The other symbols mean the following:

2 Turtle Doves = The Old and New Testaments
3 French Hens = Faith, Hope and Charity, the Theological Virtues
4 Calling Birds = the Four Gospels and/or the Four Evangelists
5 Golden Rings = The first Five Books of the Old Testament, the "Pentateuch", which gives the history of man's fall from grace.
6 Geese A-laying = the six days of creation
7 Swans A-swimming = the seven gifts of the Holy Spirit, the seven sacraments
8 Maids A-milking = the eight beatitudes
9 Ladies Dancing = the nine Fruits of the Holy Spirit
10 Lords A-leaping = the ten commandments
11 Pipers Piping = the eleven faithful apostles
12 Drummers Drumming = the twelve points of doctrine in the Apostle's Creed is all over this one [The Twelve Days of Christmas].
There is no substantive evidence to demonstrate that the song "The Twelve Days of Christmas" was created or used as a secret means of preserving tenets of the Catholic faith, or that this claim is anything but a fanciful modern day speculation, similar to the many apocryphal "hidden meanings" of various nursery rhymes. Moreover, several flaws in the explanation argue compellingly against it:
What's interesting about the article is that it explores the real origins of the song and reveals some interesting facts about the corrupted English version.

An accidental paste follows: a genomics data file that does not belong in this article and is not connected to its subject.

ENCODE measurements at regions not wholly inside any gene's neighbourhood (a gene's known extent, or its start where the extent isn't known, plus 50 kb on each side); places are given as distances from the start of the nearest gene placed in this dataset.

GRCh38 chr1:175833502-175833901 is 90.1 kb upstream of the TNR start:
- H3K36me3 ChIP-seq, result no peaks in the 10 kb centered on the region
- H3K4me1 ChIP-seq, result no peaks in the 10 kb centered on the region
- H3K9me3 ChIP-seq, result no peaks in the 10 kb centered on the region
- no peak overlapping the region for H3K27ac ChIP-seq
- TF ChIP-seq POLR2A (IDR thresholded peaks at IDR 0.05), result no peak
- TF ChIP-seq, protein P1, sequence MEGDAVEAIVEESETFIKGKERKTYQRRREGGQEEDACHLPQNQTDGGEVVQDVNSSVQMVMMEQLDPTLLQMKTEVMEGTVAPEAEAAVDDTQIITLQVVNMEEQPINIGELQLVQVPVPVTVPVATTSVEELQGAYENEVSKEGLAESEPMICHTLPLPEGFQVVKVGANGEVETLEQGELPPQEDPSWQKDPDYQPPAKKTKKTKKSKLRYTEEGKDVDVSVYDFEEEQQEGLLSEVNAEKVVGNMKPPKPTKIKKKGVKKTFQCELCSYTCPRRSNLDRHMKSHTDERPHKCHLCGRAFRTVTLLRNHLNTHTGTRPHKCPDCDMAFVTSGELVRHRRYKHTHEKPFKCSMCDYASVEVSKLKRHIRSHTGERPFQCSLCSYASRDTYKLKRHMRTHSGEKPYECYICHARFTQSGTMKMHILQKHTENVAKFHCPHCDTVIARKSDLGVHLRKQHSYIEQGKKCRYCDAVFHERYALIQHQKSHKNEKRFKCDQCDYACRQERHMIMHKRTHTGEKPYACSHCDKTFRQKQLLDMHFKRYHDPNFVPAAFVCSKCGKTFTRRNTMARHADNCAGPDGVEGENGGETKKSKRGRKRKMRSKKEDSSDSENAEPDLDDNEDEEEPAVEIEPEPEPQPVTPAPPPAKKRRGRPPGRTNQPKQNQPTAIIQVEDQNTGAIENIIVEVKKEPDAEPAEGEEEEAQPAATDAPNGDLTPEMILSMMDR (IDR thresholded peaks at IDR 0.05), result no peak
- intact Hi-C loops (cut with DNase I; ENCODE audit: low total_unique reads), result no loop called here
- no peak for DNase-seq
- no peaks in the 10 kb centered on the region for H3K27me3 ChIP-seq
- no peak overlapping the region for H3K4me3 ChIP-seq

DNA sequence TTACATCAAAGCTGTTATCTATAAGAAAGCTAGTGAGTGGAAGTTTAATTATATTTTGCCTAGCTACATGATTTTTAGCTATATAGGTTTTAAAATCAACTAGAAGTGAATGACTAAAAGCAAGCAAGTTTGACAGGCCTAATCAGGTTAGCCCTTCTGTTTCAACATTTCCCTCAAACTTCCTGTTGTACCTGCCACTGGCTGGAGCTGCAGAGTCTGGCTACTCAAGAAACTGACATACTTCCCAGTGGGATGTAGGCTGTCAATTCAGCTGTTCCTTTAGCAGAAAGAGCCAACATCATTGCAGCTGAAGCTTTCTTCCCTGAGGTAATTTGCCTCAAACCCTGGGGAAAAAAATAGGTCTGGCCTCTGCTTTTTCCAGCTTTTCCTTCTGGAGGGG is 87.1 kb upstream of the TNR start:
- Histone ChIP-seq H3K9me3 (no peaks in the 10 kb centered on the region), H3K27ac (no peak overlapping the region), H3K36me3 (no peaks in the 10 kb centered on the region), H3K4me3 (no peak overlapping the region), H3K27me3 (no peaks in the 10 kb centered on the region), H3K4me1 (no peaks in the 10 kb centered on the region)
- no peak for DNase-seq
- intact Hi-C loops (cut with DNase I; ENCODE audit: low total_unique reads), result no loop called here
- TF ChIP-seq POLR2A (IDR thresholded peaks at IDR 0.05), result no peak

What we do know is that the twelve days of Christmas in the song are the twelve days between the birth of Christ (Christmas, December 25) and the coming of the Magi (Epiphany, January 6). Although the specific origins of the song "The Twelve Days of Christmas" are not known, it possibly began as a Twelfth Night "memory-and-forfeits" game in which the leader recited a verse, each of the players repeated the verse, the leader added another verse, and so on until one of the players made a mistake, with the player who erred having to pay a penalty, such as a offering up a kiss or a sweet. This is how the song was presented in its earliest known printed version, in the 1780 children's book Mirth Without Mischief. (The song is apparently much older than this printed version, but we do not currently know how much older.) Textual evidence indicates that the song "The Twelve Days of Christmas" was not English in origin, but French. Three French versions of the song are known, and items mentioned in the song itself (the partridge, for example, which was not introduced to England from France until the late 1770s) are indicative of a French origin.